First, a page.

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Twins’ new-stadium ticket prices stay in the rational ballpark

When a new stadium comes on line, people tend to complain about prices. And as the economy continues to dip into the dirt like a wild pitch, discretionary income becomes oh-so-unavailable.

When a new stadium comes on line, people tend to complain about prices. And as the economy continues to dip into the dirt like a wild pitch, discretionary income becomes oh-so-unavailable.

That’s why the Twins announcement today about the team’s 2010 season-ticket prices in newly named Target Field was encouraging.

Maybe it’s called Target Field because the price tags won’t cause heartburn.

Single-game ticket prices weren’t released.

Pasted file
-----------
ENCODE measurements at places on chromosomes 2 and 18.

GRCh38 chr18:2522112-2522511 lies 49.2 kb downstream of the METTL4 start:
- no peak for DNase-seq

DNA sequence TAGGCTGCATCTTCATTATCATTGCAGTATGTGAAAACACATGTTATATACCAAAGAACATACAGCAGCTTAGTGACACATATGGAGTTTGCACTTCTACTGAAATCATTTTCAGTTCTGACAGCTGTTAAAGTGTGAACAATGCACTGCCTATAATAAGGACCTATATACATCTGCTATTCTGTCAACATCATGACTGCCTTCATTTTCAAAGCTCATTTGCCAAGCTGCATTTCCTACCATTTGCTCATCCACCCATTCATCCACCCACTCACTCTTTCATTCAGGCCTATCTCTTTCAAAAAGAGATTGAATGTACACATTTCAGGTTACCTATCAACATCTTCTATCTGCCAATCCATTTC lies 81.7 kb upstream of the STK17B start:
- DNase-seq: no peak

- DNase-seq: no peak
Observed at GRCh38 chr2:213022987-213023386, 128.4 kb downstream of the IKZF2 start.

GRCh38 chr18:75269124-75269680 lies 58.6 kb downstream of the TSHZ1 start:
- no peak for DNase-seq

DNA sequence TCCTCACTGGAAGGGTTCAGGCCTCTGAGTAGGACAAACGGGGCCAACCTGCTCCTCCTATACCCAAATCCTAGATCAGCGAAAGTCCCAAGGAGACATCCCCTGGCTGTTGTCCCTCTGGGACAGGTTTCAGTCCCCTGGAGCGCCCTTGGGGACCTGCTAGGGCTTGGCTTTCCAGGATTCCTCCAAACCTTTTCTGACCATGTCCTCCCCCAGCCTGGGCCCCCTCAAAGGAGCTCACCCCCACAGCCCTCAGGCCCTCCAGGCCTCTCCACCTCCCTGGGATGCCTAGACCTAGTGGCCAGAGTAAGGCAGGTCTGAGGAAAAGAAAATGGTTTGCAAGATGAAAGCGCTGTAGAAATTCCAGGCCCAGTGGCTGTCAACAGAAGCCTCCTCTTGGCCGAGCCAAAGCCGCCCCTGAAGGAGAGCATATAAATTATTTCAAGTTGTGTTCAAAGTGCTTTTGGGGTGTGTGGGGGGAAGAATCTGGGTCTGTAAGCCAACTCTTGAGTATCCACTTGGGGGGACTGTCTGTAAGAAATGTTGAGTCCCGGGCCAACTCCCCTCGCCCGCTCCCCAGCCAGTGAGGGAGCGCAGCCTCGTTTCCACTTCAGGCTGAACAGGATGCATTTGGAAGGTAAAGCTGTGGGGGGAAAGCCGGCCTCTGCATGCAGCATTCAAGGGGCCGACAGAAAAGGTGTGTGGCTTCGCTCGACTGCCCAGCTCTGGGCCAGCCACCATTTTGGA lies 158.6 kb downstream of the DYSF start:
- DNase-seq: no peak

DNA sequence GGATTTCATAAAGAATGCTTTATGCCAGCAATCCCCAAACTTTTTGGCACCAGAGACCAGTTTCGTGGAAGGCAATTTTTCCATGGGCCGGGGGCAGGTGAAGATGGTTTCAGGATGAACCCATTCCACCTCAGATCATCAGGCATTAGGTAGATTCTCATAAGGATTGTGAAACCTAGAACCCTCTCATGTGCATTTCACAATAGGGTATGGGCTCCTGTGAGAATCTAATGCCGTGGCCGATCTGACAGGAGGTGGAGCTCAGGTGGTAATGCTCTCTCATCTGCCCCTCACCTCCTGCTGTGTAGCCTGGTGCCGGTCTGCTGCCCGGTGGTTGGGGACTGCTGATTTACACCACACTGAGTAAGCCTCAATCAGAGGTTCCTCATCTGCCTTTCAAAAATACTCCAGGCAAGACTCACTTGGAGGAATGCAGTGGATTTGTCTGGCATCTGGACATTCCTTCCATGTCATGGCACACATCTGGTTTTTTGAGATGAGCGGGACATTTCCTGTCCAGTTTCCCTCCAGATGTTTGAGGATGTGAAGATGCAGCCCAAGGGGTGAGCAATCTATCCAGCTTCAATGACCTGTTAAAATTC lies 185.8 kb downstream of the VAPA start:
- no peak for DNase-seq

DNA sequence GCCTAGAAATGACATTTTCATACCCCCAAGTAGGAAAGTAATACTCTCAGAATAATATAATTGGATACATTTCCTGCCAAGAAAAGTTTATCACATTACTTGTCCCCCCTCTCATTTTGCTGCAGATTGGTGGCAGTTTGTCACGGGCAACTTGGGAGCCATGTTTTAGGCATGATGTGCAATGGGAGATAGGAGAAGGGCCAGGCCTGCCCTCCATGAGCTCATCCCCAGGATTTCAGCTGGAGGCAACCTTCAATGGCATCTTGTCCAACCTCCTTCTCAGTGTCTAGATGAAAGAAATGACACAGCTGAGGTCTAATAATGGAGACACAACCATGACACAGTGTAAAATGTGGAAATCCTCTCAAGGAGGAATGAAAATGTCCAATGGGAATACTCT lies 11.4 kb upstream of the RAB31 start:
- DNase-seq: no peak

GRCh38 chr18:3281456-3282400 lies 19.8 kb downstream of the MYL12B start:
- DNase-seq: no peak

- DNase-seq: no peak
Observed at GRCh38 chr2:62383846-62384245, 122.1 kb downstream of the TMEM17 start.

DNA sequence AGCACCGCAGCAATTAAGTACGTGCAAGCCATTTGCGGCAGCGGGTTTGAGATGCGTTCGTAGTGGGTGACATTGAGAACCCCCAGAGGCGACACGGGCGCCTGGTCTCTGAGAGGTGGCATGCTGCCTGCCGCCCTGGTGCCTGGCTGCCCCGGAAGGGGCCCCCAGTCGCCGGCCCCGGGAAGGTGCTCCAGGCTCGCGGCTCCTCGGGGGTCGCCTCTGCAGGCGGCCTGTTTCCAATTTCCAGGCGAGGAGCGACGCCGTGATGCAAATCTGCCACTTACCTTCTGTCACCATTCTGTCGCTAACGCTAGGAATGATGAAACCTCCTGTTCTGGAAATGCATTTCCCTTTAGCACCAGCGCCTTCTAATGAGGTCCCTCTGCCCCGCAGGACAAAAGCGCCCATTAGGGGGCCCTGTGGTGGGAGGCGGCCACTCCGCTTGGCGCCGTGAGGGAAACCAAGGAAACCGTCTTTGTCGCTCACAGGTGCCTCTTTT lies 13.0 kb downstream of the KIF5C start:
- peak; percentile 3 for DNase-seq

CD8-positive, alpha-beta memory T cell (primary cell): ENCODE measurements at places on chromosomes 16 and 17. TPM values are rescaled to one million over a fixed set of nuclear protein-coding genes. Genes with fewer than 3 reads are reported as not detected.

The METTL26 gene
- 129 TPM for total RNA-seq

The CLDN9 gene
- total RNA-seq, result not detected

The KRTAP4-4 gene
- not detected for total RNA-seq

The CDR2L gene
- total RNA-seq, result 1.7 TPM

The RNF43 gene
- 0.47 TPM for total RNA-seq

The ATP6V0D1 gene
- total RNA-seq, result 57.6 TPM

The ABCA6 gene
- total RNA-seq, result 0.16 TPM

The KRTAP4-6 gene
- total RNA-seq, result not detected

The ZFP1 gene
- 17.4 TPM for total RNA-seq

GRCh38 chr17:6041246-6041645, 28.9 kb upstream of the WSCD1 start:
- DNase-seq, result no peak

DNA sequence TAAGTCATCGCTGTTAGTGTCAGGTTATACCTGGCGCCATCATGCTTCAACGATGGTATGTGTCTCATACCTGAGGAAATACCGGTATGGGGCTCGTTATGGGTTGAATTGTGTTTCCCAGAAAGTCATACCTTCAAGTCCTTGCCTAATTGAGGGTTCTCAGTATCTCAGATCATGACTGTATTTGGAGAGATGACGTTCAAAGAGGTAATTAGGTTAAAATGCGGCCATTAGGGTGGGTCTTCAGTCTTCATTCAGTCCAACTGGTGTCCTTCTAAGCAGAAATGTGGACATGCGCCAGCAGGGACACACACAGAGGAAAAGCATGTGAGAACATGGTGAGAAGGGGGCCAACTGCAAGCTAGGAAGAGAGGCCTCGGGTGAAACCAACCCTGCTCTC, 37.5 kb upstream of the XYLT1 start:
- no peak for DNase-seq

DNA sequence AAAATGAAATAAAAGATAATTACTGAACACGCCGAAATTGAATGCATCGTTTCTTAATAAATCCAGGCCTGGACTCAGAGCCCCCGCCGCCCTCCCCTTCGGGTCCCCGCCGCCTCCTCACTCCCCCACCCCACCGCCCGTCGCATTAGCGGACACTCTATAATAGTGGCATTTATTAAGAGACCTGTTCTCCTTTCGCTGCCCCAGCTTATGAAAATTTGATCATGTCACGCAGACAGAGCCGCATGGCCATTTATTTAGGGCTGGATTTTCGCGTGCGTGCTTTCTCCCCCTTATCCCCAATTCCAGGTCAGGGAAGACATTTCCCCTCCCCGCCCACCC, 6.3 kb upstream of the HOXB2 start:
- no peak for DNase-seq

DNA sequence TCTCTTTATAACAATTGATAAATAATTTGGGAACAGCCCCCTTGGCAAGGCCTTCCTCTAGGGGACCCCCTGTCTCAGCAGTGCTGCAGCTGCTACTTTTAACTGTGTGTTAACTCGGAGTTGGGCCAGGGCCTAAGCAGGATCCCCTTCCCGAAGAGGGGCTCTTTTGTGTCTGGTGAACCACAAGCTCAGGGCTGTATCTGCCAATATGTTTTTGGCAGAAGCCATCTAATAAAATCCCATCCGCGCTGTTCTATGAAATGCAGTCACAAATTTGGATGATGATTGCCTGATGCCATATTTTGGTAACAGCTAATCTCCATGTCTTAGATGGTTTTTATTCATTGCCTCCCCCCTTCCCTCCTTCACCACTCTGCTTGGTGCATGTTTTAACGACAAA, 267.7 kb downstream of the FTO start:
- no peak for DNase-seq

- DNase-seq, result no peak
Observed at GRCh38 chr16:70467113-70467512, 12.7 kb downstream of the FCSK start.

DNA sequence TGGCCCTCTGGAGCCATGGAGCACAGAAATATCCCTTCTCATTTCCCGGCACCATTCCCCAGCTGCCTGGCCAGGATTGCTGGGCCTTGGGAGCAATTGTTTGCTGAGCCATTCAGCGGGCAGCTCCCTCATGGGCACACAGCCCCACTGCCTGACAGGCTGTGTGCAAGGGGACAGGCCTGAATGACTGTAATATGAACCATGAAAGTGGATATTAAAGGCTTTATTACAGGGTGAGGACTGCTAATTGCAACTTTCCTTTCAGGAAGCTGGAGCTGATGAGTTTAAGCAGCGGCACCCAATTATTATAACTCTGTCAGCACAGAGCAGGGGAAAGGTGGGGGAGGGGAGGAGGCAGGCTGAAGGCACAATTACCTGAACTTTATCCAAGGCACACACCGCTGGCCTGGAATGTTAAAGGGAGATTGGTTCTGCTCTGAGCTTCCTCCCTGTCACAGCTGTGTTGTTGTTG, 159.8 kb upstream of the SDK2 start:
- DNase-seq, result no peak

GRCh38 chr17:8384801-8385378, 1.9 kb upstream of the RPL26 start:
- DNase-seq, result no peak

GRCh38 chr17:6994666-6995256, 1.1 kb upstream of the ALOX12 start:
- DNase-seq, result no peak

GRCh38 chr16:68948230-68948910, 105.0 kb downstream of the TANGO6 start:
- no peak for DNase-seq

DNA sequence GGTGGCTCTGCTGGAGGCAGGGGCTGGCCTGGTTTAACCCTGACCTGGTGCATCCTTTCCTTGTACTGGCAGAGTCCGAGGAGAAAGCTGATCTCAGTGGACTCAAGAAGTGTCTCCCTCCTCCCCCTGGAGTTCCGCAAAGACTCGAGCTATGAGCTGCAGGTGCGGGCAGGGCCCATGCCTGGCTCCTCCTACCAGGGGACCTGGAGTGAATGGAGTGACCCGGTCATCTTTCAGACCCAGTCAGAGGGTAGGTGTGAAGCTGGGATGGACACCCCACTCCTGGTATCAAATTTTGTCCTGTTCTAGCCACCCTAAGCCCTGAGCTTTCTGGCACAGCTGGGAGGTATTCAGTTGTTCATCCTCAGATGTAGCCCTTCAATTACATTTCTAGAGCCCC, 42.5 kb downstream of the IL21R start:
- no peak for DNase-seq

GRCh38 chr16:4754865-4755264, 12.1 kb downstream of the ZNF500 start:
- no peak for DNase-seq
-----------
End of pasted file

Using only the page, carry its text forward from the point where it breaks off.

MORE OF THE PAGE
Bottom line: Of the 38,100 seats available to the general fan — not in suites or fancy club seats — 13,600 of them, or 36 percent, will cost $20 a game or less; 3,500 of those will cost $12 or $10.

Sure, there are plenty of $50 tickets and some reaching toward $300. And, as we noted earlier this year, there are $200,000 luxury suites.

But, even as Wall Street staggers, this market can bear numbers like that, I think. Indeed, this is a high-end ticket market; expensive seats are always the first to go.

It’s those whopper tickets and premiums seats that, essentially, subsidize the so-called “cheap” seats. If $20 sounds like a lot, have you been to a concert recently? A $20 Twins ticket is more than $5 cheaper than the national average for a Major League ducat today.

Two years from now, it’ll be an even bigger bargain. Average NFL ticket price this season, according to Team Marketing Report: $72.

It is increasingly clear that sports is not recession-proof. The Twins, who need to fill a new ballpark 81 days a season for a bunch of years, seem to have grasped that reality.